The small picture vs. the big picture

Posted by on October 21, 2011

People are always saying you should step back and look at the big picture, there are quotes on it, websites that list the 5 best ways to look at the big picture and so forth. Here in China, I’ve learned that I can’t look at the big picture but I have to step back and look at the things right around me instead. I’m choosing to look at the small picture.

CCTV BuildingThis week while driving in the car I looked out to the direction of where I should on a clear day be able to see the CCTV building but that day I couldn’t because of the smog. This normally frustrates me. Not because I love the building but it’s a landmark I look to when it’s clear out, kind of like “yeah it’s clear enough that I can see the CCTV building”, I do it with the mountains as well (which I didn’t even know were out there for the first 2 months). When I can’t see it I know it’s a really bad pollution day.

Recently while flying back from the US I met a woman on the plane that works for the US embassy. She was telling me how she knows the guy that wrote the program for She said that normally (like in the states) the pollution index wouldn’t reach over 200. Yet here in Beijing he put the highest index at 500 thinking there would be no way it would ever get that high. He called that index “Crazy bad”. Sure enough it’s been that high, there have actually “crazy bad” days. I guess he’s been asked to change the wording so that on the website it won’t say “crazy bad” when it reaches 500. Personally, I kind of like it. It is crazy bad if you think about it.

The Morning that WasBack to looking out at the CCTV building and not being able to see it. Normally this would really bother me and make me hem and haw for a minute and long for the nice blue skies(just kidding, I’m from Seattle, I really mean the foggy raining skies) of WA. I instead looked down at the road and buildings around me and at a park near our place there were people fishing, walking their dogs and also children playing and the air looked ok (though and I tried not to think about it but the air is still polluted and bad) and it was beautiful. I realized that here in Beijing I can’t look out and at the big picture (because for one thing Beijing is just too huge and overwhelming even on a clear day), I can find beauty and feel at home right here in my little area of Beijing.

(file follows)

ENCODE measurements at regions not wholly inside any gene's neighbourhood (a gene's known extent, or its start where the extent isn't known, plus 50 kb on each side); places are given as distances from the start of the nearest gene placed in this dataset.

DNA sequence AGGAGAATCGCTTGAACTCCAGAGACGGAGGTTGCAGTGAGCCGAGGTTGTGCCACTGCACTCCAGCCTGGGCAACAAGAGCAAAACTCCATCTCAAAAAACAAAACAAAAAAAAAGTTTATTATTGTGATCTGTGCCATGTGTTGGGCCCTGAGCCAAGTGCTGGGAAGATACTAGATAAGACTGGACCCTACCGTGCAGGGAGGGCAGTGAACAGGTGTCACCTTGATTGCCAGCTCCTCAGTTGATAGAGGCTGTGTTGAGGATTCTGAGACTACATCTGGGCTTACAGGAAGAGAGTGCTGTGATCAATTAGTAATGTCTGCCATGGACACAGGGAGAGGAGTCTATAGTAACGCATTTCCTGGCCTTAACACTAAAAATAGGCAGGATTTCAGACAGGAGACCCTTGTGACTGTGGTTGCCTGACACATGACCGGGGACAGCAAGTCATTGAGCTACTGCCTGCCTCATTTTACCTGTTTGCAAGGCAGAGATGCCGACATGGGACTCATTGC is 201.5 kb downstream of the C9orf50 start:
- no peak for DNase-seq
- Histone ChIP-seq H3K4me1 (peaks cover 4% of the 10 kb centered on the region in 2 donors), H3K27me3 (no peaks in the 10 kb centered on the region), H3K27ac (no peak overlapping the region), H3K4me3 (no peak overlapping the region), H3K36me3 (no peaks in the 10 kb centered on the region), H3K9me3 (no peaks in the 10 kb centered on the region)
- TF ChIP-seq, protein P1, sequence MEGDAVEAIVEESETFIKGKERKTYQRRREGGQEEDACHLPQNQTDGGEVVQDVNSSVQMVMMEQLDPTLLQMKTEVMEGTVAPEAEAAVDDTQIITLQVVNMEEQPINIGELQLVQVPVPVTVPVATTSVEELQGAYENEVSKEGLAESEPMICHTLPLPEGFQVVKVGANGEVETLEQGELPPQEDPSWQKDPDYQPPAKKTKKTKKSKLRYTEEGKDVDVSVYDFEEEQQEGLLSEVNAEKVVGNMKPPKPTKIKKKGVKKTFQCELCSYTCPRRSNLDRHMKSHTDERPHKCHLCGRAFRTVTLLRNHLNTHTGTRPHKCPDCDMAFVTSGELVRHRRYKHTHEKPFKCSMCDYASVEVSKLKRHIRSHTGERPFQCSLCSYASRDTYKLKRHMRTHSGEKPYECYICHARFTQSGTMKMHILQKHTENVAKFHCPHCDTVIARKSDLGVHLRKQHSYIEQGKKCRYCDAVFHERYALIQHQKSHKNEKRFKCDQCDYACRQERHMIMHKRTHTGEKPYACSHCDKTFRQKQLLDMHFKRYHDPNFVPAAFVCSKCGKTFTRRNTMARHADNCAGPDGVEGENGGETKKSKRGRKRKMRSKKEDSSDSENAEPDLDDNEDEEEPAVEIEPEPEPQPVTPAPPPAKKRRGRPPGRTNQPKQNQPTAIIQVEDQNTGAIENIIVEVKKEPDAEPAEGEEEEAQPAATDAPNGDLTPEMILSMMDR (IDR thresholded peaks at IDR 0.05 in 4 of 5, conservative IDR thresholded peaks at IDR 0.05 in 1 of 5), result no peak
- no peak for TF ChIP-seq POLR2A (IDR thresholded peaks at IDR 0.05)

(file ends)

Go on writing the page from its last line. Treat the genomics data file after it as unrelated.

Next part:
I find beauty in the old men that take their birds outside in the morning and hang their cages from trees while they go talk with other old men. It’s like the birds need a little fresh air and the men get to socialize. I find beauty in the grandparents that are out walking around with their “one” grandchild, helping them play at the play ground while they talk to other grandparents. I find beauty in the simple structures of old neighborhoods. I’m learning to find beauty in small and simple things and to not let the pollution, the massiveness of the city in the big picture bring me down and cloud (no pun intended) my way of thinking while living in Asia.Hutong

Chuck Palahniuk (an American author) said, “the trick to forgetting the big picture is to look at everything close up.” I couldn’t agree more.

3 Responses to The small picture vs. the big picture

  1. Beth Shepherd

    Finding beauty in the details, the small picture, is why you are such a talented photographer. Plus, it’s all the small pictures–put together–that make the big picture anyway.

  2. Stacey griffith

    Did you mean Mark is the talented photographer? 😉

  3. Andrew Nicholson

    Great post – I’ve been telling people to pay attention to their local environment for years. It helps with what you see, what you pay attention to in politics and the media, the people you meet etc. You see the things you can affect and change to make the world a little better. If everyone paid attention to just the small area around them and made it better, there would be no need to worry about all the things you couldn’t change because other people would take care of those.

    Keep on writing and posting the photos. I’m enjoying them immensely even though I’m not commenting on every one. Cheers!

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